- I think boys really like violence and hell, what's more attractive than a pair kitty cat with bouncing body parts jump about fighting each other? We'll be famous among the guys! - girl number 1 continued

So instead of being victimized passively, they are still a product of a male dominant society, twisted in their own sexual divine intervention, used to rule their little men's world, very much like the early days of man kind where the females are the leaders of the pack. I don't think it is simply a repellant mechanism, to avoid being seen as victims but more of rebellious acts against the ideology of how girls should behave with all the womanly etiques, supported much by the understanding of men's attraction and interest towards violence and the opposite sex.

Though these baviours can be harmful, they are not necessarily bad, we can't simply force every women on the planet to act, feel and express themselves the same way, some just have a very different point of view about their sexual prowess. As stated above, societies change, social standards will change and so will moral codes, from a utilitarian perspective it is just fine to have diversities in the selections of "walking meat packages" just as long as they don't cause any harm towards any other human being male or female alike.
2014-05-31 09:01 pm


I'm not good with puns, I'll have you know that much about me, and I over do sarcasm, sometimes too obvious that it appears as if I'm putting too much effort in grabbing attention, which is...also true.

Now you're hooked, because why would somebody out of the blue confesses a number of major items in his insecurity list. Sometimes you wish that you yourself wouldn't have any insecurity, but hey who are we lying to but only ourselves.

Now that was me trying to establish an emotional connection, something you can relate to and be sympathetic about. Ethos, my favourite persuasive rhetorical tool for its flexibility and motivating nature.

A simple emotional attachment could turn a mundane, boring, last on the list job into a work of art. Remember that task or project that was super hard to even get a start on and you were never able to find the right moment, the right place and time or idea in order to get the wheels rolling. And then something sparks that untapped brain juice named emotion: your relative passed away with you promising them a successful project, your significant other proposed and you need to make sure a happy, comfortable life style for the two of you in the future which require that you complete this project with flags flying high.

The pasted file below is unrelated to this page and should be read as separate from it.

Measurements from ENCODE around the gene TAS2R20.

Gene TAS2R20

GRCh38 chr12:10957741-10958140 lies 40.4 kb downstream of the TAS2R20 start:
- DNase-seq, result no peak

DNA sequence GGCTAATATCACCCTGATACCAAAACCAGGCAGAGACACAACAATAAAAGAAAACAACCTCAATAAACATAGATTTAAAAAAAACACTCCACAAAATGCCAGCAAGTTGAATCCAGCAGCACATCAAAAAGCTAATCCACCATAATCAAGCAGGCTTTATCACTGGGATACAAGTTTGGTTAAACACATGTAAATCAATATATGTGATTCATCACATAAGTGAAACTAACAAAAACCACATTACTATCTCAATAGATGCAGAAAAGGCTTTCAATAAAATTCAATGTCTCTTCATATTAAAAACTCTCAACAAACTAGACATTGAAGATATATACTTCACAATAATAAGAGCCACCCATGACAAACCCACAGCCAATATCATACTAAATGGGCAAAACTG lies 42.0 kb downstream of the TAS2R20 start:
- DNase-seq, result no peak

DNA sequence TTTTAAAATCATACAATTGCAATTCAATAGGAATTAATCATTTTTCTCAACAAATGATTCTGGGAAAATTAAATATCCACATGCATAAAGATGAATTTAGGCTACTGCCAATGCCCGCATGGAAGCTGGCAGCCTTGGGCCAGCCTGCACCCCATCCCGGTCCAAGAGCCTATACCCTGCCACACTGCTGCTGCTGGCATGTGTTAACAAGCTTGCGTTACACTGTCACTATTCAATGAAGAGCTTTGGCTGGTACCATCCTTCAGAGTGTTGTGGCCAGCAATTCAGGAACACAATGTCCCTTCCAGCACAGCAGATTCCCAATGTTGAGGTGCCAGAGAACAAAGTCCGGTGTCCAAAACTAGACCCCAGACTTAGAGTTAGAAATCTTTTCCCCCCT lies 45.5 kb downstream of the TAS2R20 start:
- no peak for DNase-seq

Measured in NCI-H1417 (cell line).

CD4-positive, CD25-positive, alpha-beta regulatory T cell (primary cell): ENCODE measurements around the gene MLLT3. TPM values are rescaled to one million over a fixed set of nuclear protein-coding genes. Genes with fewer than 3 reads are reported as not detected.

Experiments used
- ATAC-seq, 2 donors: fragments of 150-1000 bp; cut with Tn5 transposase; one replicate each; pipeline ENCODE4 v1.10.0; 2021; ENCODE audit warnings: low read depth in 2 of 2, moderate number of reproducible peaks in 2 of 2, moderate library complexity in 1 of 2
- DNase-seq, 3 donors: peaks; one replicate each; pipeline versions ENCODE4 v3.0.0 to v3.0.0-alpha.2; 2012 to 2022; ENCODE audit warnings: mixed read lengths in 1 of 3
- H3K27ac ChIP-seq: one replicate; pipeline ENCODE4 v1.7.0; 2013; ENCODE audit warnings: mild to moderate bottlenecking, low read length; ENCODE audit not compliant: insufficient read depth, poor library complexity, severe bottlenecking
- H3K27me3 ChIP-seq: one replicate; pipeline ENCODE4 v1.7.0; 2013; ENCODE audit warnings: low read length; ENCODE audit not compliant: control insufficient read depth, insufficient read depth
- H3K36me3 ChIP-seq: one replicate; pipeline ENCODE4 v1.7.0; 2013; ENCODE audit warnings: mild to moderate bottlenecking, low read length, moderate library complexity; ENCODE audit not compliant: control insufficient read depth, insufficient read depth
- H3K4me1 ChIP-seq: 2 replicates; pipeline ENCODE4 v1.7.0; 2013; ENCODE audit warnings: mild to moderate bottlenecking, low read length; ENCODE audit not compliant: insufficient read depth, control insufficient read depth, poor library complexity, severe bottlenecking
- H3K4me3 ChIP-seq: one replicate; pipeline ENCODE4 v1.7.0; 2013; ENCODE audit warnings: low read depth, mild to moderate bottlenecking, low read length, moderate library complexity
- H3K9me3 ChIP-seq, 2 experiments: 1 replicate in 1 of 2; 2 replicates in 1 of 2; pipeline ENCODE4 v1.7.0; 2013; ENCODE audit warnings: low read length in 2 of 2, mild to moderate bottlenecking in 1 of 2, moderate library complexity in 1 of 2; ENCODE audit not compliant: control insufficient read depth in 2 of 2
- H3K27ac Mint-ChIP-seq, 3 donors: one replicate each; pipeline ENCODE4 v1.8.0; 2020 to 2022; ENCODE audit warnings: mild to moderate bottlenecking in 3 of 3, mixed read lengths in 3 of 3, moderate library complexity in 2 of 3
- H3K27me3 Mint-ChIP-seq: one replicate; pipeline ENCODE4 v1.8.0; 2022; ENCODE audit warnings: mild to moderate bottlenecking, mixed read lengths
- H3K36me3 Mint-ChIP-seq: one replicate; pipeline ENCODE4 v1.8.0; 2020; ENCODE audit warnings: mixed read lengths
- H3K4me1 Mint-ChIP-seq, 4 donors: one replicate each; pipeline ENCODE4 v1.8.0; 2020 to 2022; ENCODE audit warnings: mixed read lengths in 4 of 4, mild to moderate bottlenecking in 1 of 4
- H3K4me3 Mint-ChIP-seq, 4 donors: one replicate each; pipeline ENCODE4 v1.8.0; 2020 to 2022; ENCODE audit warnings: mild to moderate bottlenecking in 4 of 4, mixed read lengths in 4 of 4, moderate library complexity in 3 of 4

Whichever it is, a little shove goes a long way, many might disagree, but drama is what we crave and yes, we ALL do (looking at the dudes). Different people just have different scripts that they like and roles that they want to play in said script and once the opportunity arise we have the urge to push ourselves.

Well written about a country in needs, Stephen Lewis realize the value of Ethos and incorporated it fairly well with his writings about a once on the rise to prosper and success continent of Africa now kneeling in its down fall from HIV.
2014-05-24 08:32 pm

Satirical food for the brain

One must ask why Jonathan Swift is so misanthropic after reading his "modest proposal". Such cruel and barbaric of an idea, expressed through utmost confidence, proposed to be the solution to Ireland's social issues in the early 1700. However one must also realize that by taking such a cynical, dark and gruesome approach to solving these issues, Swift is purposefully pointing out the ridiculous and terrifying nature of the situation at the time. It is critical of him to use satire in this very proposal.

Many had different opinions about this particular piece for its over the top, outrageous attempt at verbal irony in order to call attention to the situation. He could have simply written an essay somewhere along the line of "Britain you stink, and here's why:..." and then goes on listing 10 different things and issues that are being caused by the British government as harsh and inhumane control policies over Ireland. But what would his reader's reaction be, they would read it, probably agree with it since they suffer what was listed on a day to day basis, and then move on with their lives because there aren't any discussions or suggestions going on.

Also, being an economist of some sort himself, he structured his writing around factual evidence to support his idea, making it sound plausible by the end of it. He first started off with simply stating the issues and his one-size-fit-all solution to them. Then he went onto the details of every issues from the most prominent ones such as economic and population problem to the tiny little ones like domestic violence and family planning and clearly state out how simply "eating babies and using them as an extra resource" would solve all of it. By being so ridiculous and absurd but at the same time plausible and logical, he made his point in how horrible it was for the Irish workers.

In addition to that, he used his crazy argument as a pivot point to ridicule the other simpler solutions out there that could have also solved the problems a long time ago but because of greed, pride and the absence of empathy and sympathy.